Photo_2 Like the recent Broadway smash In The Heights, the people we meet in Real Women Have Curves are precisely those being demonized by draconian anti-immigration laws (and a certain Donald Trump), and just as homophobia often comes from those who don’t know a single gay or lesbian person, racism thrives when Americans see the Latino community as “the other.”

Real Women Have Curves shows us how very alike we all are regardless of country of origin, language of birth, and weight of choice, and if its superb Pasadena Playhouse revival doesn’t get you rooting for its entire cast of characters to make it in the U.S.A., then perhaps you should spend some time reevaluating what it is to be an American.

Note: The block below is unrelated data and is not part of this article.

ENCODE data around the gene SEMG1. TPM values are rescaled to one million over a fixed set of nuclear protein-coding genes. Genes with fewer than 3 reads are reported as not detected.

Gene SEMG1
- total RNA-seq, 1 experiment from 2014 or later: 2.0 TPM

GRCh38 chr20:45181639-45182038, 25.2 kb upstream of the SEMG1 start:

Playwright López has cleverly tweaked her three-and-a-half decade-old play to bring it up to date from its original 1987 timeframe to the 21st Century with inflation-adjusted wages and prices and references to contemporary technology. (Ana is saving for a PC rather than a typewriter this time round and the younger gals comment on the dick-shots that seem to be a man’s social media calling card these days.) And if there is no mention of the 1987 Simpson-Rodino Amnesty Act that allowed the original production’s protagonists to secure their legal residency, ongoing immigration issues make these women’s struggles every bit as real as their curves.

Playhouse assistant artistic director Seema Sueko aces her second directorial assignment (following last year’s terrific Stop Kiss), inspiring all-around fabulous performances from her cast of five beginning with star-on-the-rise Dempsey.

???????????????????? For Real Women Have Curves to work, you have to love the leading lady through whose eyes—and hopes and dreams—we see these women’s lives, and Dempsey has you falling from the moment she takes center stage in a performance bursting with spunk and pep and vulnerability and heart.